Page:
Rocketing to Mars in 30 days -- rather than 4 years?

Researchers say their fusion-powered engine that could safely speed a human expedition to the Red Planet. Skeptics say no way.

By Bruce Kennedy Apr 16, 2013 10:44AM

File photo by shows the base of Mount Sharp on Mars, taken on Aug. 23, 2012 (© NASA/JPL-Caltech/MSSS/AP)Can space travel ever become cost-efficient? It certainly has never been cheap. The recently ended U.S. space shuttle program, even with its reusable spacecraft, still cost about $1.5 billion per flight, according to an analysis quoted by Space.com. And NASA estimates that the cost of just launching a spacecraft to Mars, using currently available chemical rocket fuel, would run more than $12 billion.


But University of Washington researchers, along with scientists at a private Washington state company, say they've come up with a fusion-powered rocket that, according to a press release, would "clear many of the hurdles that block deep space travel, including long times in transit, exorbitant costs and health risks."


In theory, a fusion-driven rocket uses magnetism to compress special metal bands around a deuterium-tritium fuel pellet -- which in turn starts the powerful fusion process.


And the researchers say compared with the more than four years NASA estimates it would take a human expedition to get from Earth to Mars using today's technology, a fusion-powered rocket could make that same trip in 30 to 90 days. The team's work was funded by NASA's Innovative Advanced Concepts Program and has been selected to get a second round of funding.


But a lot of experts remain very skeptical about the possibility of a fusion-driven rocket trip to Mars.


"I have a hard time buying these claims while we struggle to make fusion viable in the Earth-based lab," said Peter Delamere, an associate professor of physics at the University of Alaska Fairbanks, in an email to MSN Money.


"That is, the lab-based fusion reactions require more input energy than energy output," he added. "Not until we find a way of getting more out than we put in will fusion be a viable energy resource."


However, the researchers in Washington state are betting that their plans for a fusion-powered rocket will create the powerful energy source needed to turn the science fiction of interplanetary travel into fact.


"We hope we can interest the world with the fact that fusion isn't always 40 years away," said lead researcher John Slough, "and doesn’t always cost $2 billion."


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13Comments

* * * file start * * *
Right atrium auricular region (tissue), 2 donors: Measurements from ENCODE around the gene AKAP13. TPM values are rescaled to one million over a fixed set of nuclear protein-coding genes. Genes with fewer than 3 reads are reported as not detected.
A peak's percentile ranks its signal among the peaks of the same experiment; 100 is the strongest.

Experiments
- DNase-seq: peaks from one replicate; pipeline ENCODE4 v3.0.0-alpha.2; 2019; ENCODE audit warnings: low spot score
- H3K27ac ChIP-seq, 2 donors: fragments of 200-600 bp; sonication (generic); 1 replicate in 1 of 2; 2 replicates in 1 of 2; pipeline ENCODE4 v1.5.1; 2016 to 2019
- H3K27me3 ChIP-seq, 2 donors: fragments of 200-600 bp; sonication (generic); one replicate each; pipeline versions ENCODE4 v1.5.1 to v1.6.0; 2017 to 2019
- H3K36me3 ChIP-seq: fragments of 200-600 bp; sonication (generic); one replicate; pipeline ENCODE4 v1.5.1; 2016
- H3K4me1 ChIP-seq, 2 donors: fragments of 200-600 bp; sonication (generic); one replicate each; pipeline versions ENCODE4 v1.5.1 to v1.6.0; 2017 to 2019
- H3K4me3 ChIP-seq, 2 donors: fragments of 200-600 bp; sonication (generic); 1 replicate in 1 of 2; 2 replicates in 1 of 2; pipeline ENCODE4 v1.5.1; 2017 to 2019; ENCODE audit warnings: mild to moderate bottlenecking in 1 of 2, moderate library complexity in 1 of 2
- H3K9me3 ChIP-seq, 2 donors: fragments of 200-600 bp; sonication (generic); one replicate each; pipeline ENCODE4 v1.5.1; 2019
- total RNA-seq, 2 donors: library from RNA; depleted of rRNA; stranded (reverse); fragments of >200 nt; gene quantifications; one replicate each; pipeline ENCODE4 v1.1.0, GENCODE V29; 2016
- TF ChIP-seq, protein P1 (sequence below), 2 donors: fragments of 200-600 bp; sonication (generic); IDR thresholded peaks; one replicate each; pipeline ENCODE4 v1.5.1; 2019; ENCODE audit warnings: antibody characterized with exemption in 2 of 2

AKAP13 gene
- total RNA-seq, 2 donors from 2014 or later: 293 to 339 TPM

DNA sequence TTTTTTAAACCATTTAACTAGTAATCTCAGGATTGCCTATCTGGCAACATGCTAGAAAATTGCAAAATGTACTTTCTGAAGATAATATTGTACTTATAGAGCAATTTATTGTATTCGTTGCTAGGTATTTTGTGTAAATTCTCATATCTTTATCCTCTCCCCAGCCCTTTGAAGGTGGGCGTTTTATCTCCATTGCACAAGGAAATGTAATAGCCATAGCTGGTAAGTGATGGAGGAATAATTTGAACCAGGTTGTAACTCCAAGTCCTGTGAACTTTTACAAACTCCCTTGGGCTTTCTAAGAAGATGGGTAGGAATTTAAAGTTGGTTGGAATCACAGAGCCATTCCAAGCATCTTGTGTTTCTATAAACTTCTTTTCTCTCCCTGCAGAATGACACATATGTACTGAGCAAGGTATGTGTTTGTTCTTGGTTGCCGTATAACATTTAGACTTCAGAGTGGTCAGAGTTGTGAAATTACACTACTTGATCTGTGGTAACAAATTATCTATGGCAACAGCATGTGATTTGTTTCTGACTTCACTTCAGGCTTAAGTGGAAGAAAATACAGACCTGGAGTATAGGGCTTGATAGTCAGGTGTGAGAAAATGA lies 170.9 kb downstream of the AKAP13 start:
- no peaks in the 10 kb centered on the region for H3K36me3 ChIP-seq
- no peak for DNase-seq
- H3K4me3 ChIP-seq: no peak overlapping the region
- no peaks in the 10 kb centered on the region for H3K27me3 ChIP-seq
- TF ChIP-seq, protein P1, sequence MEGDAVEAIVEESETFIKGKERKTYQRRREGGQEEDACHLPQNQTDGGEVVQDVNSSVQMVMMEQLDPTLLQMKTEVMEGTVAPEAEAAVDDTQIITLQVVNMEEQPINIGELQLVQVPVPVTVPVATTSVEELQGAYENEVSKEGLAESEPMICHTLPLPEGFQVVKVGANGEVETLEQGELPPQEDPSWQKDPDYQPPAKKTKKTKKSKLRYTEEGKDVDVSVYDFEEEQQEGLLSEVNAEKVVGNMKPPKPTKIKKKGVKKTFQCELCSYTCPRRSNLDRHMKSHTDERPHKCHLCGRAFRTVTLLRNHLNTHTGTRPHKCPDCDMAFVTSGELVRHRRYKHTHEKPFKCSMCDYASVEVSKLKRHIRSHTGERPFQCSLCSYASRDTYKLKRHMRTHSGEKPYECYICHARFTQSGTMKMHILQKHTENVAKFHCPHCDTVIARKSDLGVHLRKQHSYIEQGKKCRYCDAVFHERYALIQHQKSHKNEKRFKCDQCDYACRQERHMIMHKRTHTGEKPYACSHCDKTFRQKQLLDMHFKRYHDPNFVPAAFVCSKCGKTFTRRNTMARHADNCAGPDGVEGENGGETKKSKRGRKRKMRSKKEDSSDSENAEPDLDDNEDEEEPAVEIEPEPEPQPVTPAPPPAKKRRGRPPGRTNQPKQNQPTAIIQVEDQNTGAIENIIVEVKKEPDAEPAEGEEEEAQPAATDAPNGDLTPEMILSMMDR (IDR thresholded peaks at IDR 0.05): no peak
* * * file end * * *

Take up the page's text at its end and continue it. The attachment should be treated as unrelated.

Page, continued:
Apr 16, 2013 12:09PM
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We researched and developed fission powered engines in the '80's and '90's and we were ready to use those engines in a rocket until the program was inexplicably cancelled -- probably due to potential negative public opinion about using a fission powered rocket. A nuclear fission powered spacecraft was and remains very close to reality -- all we need is the will to build it. If not launched from the ground, such a rocket could be assembled in space. It could be used to  make the trip out and back in the 30-45 day range (each way) and could be REUSED. Such a power source could also be used for quick trips to/from the the Earth to Earth-Sun and Earth-Moon Lagrangian points as well as to the moon and NEO's.

Why are we not using this technology - Answer: The public's paranoia about nuclear powered spacecraft.
Apr 16, 2013 1:42PM
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did I miss something?  what happened to the warp drive?
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An explosion? Oh my gosh are you really that stupid to think that lighting a solid fuel rocket is anything but and explosion. Have you never watched the old video's of rocket trials and seen the rockets blow up?  or what about the shuttle that exploded, what caused that a wind gust? No it EXPLODED

Thats as dumb as people thinking that hydrogen is dangerous as a fuel but gas isn't.

Apr 16, 2013 1:25PM
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I hope it works but i don't think so with today's technology. Today you need to put more energy in and get less energy out so it wouldn't work. I hope they can find a way to make it work. A fusion reaction is an explosion so they would need a way to control it also. i think it is far off into the future but i hope i'm wrong. it would be great to travel such distances in a relatively short amount of time.
May 29, 2013 11:29AM
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I may be wrong, but if you time a launch to Mars during inferior conjunction with planet Earth it wouldn't take 4 years to get there.  During Mars/Earth inferior conjunction you could probably get there in 6 months.  Perhaps the NASA estimate is that it would be a  mission 4 years in duration. 

 

Also, I find a curious lack of earth physics and astro-physics details in this dream article.

Apr 16, 2013 3:22PM
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Fusion power will be a reality in 50 years.  50 years later, Fusion power will be a reality in 50 years.  And so forth.  And NASA is going to give these guys a second round of funding for  a technology that may be 500 years in the future, if ever?  I think this is what's called The Fleecing of America.
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